HBX obtained AWS-compatible, third-party software and tools through the AWS Marketplace, and used the AWS Partner Network (APN) to tap into the growing local technology corridor to retain qualified software developers with knowledge of agile development and cloud services. HBX used three key strategies to transition to the flexible, cost-effective, and financially sustainable solution required to meet its broad mission with limited resources. These included: adopting open-source software standards and agile development techniques, shifting from capital-intensive, fixed infrastructure models to nimble, scalable cloud services, and building a platform conducive to a shared-services model that would allow HBX to share the costs of continuous platform improvement with other partners if the opportunity arose.
HBX’s decision to replace its initial COTS-based IT platform with a customized, open-source code solution hosted in the cloud has proven successful and has enabled the agency to improve IT operations and services while lowering costs. HBX is saving nearly $1.8 million annually by using cloud hosting and services, in addition to saving $250,000 annually that it would have paid for data-center space to meet the federal 10-year record-keeping standard. Using an agile cloud-based approach and open-source code allows HBX to speed its development cycles and make frequent changes without taking the system down. Finally, using the cloud enables HBX to meet Federal CMS MARS-E 2.0 security standards, an important compliance mandate for all State Exchanges to protect data privacy.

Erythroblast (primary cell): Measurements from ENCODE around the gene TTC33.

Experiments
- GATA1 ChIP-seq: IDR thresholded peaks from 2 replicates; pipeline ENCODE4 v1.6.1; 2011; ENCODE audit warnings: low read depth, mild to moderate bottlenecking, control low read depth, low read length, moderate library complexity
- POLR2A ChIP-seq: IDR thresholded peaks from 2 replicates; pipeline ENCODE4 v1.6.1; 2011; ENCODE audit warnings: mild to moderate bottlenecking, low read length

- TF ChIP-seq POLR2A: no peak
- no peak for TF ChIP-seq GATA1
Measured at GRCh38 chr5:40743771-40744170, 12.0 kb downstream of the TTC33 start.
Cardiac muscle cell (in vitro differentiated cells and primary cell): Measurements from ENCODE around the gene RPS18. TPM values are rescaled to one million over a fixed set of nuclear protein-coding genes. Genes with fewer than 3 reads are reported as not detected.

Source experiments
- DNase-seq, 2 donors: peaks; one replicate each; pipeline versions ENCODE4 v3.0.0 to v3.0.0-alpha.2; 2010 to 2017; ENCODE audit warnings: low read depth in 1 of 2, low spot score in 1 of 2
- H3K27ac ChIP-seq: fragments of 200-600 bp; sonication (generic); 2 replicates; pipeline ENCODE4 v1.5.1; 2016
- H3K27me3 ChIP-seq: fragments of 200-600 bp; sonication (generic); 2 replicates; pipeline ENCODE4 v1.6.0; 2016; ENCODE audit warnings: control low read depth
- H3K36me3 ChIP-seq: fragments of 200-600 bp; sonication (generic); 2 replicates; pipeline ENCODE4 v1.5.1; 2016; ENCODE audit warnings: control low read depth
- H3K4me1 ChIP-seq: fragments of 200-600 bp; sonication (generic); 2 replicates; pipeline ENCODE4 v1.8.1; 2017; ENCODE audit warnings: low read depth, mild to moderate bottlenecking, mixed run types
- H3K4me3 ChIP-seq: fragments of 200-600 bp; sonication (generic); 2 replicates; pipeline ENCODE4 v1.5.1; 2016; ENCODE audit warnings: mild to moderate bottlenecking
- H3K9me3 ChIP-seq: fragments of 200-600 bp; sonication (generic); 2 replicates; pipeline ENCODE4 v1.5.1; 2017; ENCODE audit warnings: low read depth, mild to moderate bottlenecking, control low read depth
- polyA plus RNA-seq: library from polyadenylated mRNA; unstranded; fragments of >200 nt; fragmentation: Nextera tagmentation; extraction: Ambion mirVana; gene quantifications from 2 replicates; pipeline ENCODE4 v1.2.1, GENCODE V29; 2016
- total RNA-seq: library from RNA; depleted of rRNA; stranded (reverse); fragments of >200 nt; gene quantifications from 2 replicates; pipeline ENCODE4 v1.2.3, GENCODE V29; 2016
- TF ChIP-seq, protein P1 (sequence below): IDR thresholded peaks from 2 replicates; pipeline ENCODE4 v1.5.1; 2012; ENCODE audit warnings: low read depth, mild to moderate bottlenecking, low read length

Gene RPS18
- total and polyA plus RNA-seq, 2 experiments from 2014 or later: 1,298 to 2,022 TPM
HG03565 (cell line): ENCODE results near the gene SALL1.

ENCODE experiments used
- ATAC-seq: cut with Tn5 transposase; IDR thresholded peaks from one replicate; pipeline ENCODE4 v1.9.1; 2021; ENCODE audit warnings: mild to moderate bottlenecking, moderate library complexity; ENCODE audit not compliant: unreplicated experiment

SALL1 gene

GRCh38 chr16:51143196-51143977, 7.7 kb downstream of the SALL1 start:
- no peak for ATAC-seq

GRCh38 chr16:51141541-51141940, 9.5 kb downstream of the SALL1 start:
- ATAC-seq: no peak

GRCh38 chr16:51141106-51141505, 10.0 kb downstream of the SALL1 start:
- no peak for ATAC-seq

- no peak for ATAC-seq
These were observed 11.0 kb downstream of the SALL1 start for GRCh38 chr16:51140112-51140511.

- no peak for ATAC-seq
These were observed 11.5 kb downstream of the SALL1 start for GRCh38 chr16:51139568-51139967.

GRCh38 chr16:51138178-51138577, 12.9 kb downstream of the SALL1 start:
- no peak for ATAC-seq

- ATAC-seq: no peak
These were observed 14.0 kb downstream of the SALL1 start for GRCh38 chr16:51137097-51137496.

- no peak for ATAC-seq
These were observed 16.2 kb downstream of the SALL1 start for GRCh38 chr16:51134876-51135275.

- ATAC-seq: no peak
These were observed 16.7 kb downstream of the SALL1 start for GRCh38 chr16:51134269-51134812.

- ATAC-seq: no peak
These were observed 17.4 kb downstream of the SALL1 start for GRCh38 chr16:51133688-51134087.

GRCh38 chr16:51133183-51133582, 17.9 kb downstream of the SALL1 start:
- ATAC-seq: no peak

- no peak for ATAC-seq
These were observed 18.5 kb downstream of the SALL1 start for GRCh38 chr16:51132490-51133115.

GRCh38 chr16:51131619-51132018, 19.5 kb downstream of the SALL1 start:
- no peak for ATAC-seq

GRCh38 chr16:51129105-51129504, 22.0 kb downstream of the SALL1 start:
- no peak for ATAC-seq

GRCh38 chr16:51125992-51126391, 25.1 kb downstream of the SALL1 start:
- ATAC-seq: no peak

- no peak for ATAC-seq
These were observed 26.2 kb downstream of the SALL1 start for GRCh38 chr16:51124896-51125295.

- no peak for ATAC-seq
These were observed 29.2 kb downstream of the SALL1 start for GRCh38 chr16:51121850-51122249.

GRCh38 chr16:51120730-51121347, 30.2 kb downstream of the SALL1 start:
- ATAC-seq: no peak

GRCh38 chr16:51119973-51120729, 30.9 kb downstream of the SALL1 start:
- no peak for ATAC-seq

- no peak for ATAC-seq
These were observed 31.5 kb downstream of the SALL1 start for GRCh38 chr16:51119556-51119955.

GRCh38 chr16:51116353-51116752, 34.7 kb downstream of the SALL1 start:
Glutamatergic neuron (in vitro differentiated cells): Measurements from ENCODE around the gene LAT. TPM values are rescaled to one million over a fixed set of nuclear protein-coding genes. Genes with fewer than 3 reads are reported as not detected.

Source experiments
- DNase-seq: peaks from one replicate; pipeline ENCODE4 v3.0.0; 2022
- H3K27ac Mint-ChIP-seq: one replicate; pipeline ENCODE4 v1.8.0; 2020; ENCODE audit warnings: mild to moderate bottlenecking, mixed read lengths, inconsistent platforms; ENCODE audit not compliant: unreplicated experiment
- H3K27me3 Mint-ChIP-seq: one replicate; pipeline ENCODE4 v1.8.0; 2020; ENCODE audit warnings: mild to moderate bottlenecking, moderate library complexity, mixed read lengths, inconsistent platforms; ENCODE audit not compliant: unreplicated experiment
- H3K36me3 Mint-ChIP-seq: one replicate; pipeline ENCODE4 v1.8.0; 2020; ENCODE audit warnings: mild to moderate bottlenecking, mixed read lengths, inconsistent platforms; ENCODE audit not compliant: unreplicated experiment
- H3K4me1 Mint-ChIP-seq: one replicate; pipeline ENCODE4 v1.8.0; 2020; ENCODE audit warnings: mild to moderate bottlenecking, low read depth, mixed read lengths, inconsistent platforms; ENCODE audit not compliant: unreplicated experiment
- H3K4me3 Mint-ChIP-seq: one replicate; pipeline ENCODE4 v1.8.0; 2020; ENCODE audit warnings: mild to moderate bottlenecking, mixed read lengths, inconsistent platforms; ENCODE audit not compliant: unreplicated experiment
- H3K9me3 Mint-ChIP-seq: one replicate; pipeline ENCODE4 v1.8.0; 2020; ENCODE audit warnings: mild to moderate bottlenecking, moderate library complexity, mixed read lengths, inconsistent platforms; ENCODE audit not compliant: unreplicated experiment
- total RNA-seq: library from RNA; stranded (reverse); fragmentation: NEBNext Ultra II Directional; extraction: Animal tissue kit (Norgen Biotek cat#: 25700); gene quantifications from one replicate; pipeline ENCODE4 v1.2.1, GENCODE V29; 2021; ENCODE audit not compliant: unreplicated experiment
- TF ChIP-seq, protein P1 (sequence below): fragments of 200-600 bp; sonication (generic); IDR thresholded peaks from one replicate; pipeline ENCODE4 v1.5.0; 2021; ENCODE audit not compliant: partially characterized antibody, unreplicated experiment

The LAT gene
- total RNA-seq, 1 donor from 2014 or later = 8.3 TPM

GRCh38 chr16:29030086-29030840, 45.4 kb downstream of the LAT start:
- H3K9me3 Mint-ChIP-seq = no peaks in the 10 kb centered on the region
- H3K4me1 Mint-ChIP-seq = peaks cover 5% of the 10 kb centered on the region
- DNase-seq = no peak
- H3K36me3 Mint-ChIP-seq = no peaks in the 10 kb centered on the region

Since deploying the new system, HBX navigated two open-enrollment periods, handled two congressional open seasons, grew enrollment in the SHOP marketplace from 20,000 covered lives to more than 75,000, and deployed a fully functioning, customized version of the platform for another state’s SHOP marketplace. HBX has also deployed best-in-class decision-support tools. Additionally, HBX makes continuous improvements to its solution, with new deployments occurring weekly without the system having to go down. The agency was able to do this while winding down down its federal grant funding and keeping the industry-wide assessment that funds the Authority at the same one-percent level.
Recognizing the IT solution HBX built, another state online-marketplace provider chose HBX to provide its new SHOP IT solution in February 2017. The provider had conducted two private-sector procurements and extensive analysis of the available state partnership options before determining that HBX’s solution surpassed anything offered by the private sector or elsewhere. HBX and the state provider entered into the first state-based marketplace partnership in the nation. HBX deployed the IT solution—with customizations such as rating areas and composite rates—in August 2017 and has provided business support since then. Under this partnership, HBX and the state provider share operational costs for the SHOP solution. This partnership also means HBX and the state provider will share the cost of future improvements and required federal changes.
In June 2016, AWS awarded DC Health Link a Best Practices in Innovation Award. In January 2017, DC Health Link was ranked number one among public marketplaces for its online consumer-decision support tools. Most importantly, its customer satisfaction is up and call volume and escalated cases are down—three metrics considered by HBX to be key success indicators.
The HBX open-source cloud solution is a model with enormous potential payoff for the public sector, because it demonstrates how agencies can align their IT environment with their mission and customer needs by using cloud services, which provide the flexibility to react to ever-changing priorities and are cost-effective to deploy and to maintain.